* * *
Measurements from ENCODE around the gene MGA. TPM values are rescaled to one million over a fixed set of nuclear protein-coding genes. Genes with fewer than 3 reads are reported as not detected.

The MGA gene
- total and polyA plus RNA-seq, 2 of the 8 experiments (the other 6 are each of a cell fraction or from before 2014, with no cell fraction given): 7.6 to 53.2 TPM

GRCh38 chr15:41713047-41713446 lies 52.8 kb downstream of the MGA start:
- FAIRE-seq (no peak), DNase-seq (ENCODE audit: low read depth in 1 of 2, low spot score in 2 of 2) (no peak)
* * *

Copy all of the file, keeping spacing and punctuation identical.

Measurements from ENCODE around the gene MGA. TPM values are rescaled to one million over a fixed set of nuclear protein-coding genes. Genes with fewer than 3 reads are reported as not detected.

The MGA gene
- total and polyA plus RNA-seq, 2 of the 8 experiments (the other 6 are each of a cell fraction or from before 2014, with no cell fraction given): 7.6 to 53.2 TPM

GRCh38 chr15:41713047-41713446 lies 52.8 kb downstream of the MGA start:
- FAIRE-seq (no peak), DNase-seq (ENCODE audit: low read depth in 1 of 2, low spot score in 2 of 2) (no peak)